The silent wars of Victor Corpus

In trying to pin down Senator Panfilo “Ping” Lacson on drugs, kidnapfor-ransom and money-laundering charges, AFP Intelligence Chief Victor Corpus has clearly picked a formidable target.  Lacson is a senator who has achieved one of the fastest role transformations in our political history.  Yesterday he was just a policeman, today he is a senator, tomorrow he may be president.  This prospect terrifies Col. Corpus.

He is convinced that such transitions are precisely what laundered drug money makes possible.  He has seen enough dangers to our nation’s life to make him believe that we may be just a step away from those Central American states that foolishly permitted themselves to be captured by criminal syndicates.  The drug lords first bought the police, then they got the judges, and finally they corrupted the entire political system.  Today they are the government. This is the scenario that Corpus sees and fears.

Is he imagining things?  Can he be trusted?

Let us look at the history of the man, at the many wars he fought silently in his heart, and his own life-defining reversals.

Upon graduation from high school at the De La Salle College in the early 1960s, Victor Corpus made plans to become a Jesuit priest. But his father, a colonel in the Armed Forces, persuaded him to give the military career a try.  To please his father, he took the entrance exam at the Philippine Military Academy, and when he passed it, he took it as a sign that a soldier’s life was indeed his destiny.  But, of all places, the PMA became the origin of his ideological awakening.  It was there that his middle class certitudes were first challenged. Released from his own personal moorings, he joined the militant Kabataang Makabayan while still a cadet.

He joined the Philippine Army as a lieutenant in 1967 after training with Airborne and Special Forces.  But against his personal wish, he was transferred to the elite Special Forces of the Philippine Constabulary.  He tried to move to the Navy, but found himself stuck with the notorious PC.  There he saw how smugglers and warlords routinely corrupted military officers.  In 1970, he managed to secure a reassignment to teach at the PMA. In December of that year, Corpus defected to the New People’s Army, after raiding the PMA armory. His defection stood for the emancipatory impulses of an entire generation of young Filipinos.

It was a critical period in the country’s history.  Students everywhere were restless.  Conditions in the countryside had deteriorated.  The hunger in the cities stood in stark contrast to Imelda Marcos’s extravagant dinners and fabulous clothes.  Her husband had just won a second term under fraudulent and violent circumstances.  The United States was fighting an unjust war in neighboring Vietnam, using its bases in the Philippines as staging platforms for its imperial aggression.

Corpus the rebel spent five years with the NPA, teaching military strategy and tactics to newly recruited guerillas.  His dedication was so outstanding that in 1975 the Communist Party elevated him to its Central Committee.  He enjoyed the trust of the party’s highest leaders.  But he was already nurturing doubts about the way the party was being run.  It was not measuring up to those ideals that he thought set it apart from the government they were fighting.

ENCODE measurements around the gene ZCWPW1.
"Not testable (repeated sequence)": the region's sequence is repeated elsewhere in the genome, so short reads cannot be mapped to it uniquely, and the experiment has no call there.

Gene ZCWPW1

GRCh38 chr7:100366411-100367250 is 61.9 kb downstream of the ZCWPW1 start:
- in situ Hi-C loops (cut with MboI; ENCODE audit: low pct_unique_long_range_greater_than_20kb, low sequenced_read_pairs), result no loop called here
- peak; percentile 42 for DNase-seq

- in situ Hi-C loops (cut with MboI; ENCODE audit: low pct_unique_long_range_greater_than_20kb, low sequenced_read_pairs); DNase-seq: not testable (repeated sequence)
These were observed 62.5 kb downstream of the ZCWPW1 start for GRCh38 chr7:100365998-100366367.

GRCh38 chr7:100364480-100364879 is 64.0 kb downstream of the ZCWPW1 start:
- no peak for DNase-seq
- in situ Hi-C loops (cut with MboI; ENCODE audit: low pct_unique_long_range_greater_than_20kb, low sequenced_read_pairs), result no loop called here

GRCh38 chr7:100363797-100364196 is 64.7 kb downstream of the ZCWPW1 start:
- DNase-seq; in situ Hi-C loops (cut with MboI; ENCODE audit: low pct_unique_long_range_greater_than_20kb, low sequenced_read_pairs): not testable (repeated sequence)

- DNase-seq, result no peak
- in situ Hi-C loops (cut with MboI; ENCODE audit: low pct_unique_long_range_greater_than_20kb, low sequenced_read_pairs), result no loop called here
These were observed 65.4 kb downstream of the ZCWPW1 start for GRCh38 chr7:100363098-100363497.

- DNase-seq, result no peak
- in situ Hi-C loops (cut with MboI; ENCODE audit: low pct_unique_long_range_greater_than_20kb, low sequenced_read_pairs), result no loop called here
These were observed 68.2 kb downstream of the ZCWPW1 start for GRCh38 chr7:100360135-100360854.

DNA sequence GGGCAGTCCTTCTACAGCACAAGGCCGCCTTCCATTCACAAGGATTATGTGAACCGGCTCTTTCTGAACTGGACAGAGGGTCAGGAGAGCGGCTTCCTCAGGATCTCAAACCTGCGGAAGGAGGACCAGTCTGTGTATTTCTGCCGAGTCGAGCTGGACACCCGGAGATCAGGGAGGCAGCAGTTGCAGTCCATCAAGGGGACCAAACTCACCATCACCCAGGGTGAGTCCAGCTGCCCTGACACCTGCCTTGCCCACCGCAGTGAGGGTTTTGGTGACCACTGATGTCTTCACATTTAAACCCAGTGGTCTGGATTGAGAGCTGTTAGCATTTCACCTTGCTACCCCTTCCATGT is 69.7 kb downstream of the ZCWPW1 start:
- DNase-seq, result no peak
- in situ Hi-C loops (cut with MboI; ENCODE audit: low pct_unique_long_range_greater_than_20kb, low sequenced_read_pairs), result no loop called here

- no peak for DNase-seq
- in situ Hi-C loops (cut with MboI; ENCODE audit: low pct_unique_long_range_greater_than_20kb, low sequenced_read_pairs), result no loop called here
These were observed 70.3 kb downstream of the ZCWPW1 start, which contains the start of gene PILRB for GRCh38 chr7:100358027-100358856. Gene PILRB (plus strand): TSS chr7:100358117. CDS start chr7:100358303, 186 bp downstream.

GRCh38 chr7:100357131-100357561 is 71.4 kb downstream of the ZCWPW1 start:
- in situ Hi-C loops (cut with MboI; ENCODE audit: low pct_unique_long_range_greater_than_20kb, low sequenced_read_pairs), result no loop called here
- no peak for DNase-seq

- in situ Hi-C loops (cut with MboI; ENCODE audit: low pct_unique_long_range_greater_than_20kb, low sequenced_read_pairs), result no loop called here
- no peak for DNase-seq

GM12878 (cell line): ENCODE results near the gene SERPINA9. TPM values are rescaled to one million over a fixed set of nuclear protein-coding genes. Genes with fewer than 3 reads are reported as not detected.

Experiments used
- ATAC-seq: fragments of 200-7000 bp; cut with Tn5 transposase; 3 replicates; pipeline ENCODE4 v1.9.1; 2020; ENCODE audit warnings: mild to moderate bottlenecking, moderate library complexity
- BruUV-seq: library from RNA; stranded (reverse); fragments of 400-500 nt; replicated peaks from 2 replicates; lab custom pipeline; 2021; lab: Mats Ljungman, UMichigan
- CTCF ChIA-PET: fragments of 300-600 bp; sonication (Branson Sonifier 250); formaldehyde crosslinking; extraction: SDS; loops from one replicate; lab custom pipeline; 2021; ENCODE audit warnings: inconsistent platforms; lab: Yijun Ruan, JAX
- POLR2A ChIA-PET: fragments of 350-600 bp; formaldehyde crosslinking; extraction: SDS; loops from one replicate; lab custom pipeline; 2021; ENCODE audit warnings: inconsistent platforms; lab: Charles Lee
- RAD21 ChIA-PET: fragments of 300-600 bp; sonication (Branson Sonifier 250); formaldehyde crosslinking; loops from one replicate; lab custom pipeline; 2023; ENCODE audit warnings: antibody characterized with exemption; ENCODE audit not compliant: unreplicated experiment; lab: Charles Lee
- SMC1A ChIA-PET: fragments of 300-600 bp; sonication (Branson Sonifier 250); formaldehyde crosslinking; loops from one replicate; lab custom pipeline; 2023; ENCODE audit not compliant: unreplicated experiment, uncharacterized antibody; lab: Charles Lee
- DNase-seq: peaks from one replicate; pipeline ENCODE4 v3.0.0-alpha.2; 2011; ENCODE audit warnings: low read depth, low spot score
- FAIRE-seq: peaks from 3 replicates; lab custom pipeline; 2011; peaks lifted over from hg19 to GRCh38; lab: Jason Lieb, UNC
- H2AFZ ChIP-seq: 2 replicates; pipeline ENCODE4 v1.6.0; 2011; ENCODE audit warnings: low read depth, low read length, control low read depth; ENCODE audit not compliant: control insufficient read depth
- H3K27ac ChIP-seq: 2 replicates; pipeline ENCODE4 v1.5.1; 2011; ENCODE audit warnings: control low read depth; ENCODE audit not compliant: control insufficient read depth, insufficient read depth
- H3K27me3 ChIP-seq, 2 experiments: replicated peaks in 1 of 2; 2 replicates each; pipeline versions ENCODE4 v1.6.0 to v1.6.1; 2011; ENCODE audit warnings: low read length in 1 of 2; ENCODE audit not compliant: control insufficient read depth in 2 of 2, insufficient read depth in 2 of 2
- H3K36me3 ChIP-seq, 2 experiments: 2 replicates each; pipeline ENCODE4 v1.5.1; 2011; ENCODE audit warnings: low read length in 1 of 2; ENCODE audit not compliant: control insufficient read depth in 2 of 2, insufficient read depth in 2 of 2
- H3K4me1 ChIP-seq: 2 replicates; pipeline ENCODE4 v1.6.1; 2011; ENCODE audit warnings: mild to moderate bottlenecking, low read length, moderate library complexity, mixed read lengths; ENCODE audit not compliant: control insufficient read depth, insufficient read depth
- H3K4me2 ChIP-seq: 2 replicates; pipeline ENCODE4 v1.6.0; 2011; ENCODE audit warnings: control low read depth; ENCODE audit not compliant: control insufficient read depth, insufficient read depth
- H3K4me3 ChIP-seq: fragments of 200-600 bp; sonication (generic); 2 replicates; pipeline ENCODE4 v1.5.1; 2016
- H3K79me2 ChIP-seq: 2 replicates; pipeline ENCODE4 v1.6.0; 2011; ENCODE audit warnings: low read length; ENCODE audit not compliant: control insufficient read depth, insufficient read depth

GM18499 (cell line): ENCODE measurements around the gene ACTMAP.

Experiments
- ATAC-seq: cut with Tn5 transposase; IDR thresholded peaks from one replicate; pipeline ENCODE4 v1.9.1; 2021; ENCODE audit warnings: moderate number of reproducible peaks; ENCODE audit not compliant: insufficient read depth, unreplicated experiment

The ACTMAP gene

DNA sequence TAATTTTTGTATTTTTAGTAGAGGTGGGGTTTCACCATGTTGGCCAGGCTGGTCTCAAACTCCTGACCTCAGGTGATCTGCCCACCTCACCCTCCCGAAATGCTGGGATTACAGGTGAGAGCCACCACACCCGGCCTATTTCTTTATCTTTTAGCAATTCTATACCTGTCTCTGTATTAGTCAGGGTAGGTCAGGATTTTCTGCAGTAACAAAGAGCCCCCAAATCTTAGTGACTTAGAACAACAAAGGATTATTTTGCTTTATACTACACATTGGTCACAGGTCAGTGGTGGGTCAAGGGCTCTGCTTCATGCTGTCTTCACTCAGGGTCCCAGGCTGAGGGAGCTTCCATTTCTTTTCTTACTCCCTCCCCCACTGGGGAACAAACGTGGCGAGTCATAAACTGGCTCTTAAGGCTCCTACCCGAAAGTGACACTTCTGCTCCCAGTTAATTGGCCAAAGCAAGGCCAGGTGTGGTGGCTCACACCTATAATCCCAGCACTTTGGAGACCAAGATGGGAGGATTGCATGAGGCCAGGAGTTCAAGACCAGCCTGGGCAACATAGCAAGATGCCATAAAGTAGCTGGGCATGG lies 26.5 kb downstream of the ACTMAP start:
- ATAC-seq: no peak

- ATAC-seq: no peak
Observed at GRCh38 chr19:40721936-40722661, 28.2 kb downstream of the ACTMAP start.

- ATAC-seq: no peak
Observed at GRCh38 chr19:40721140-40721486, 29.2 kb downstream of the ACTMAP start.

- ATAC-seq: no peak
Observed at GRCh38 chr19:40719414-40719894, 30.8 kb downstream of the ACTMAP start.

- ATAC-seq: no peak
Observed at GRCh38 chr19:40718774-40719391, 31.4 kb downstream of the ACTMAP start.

His disillusionment with the movement became complete when he learned that the highest leadership of the party plotted the bombing of the Liberal Party’s proclamation rally at Plaza Miranda in 1971.  Until then everyone had assumed that it was Marcos who ordered that barbaric attack on his political enemies.  Corpus was convinced that a movement with no qualms about killing and harming innocent people in the pursuit of political objectives was in no position to save the country.  One night in January 1976, while waiting to be fetched for reassignment to Mindanao, he slipped out of the “safe house” in which he was staying and called a PMA classmate.  He surrendered, but the military announced it as a capture.  He stayed in jail for the next 10 years, earning his freedom only when Cory Aquino released all political prisoners to fulfill a promise she made before Edsa I.

Upon his release, Victor Corpus was given back his military commission in the AFP.  But not everything was well within the military.  In August 1987, some of his former students at the PMA asked him to join them in a bid to oust the Aquino government.  He refused and turned around to expose the scheme.  He felt he had seen enough of military adventurers of various stripes who, goaded by personal ambition, launch reckless operations in the name of certain ideals.

His career as a soldier has been on a roller coaster ever since.  He was assigned to a small command in Panay, where he became a farmer.  He won a fellowship to Harvard to study public administration.  After Edsa II, he was named head of the Intelligence Service of the AFP.  This is the same agency that compiled a dossier on him from the time he was a young PMA instructor with doubtful political leanings until his defection to the NPA.

His critics who note the numerous times in which he has turned his back on the things he believed in now ask whether such a man has any credibility left.  They say he is either naïve or dishonest or both.

Victor Corpus is anything but dishonest.  Here is someone who strives to live his philosophy but refuses to be a captive of any dogma.  His eyes are open, his intrinsic faith unshaken.  This is a person who is not afraid of re-inventing himself.  He has fought many silent wars with himself, and he is free.  He may make mistakes, but no one can question his motives.


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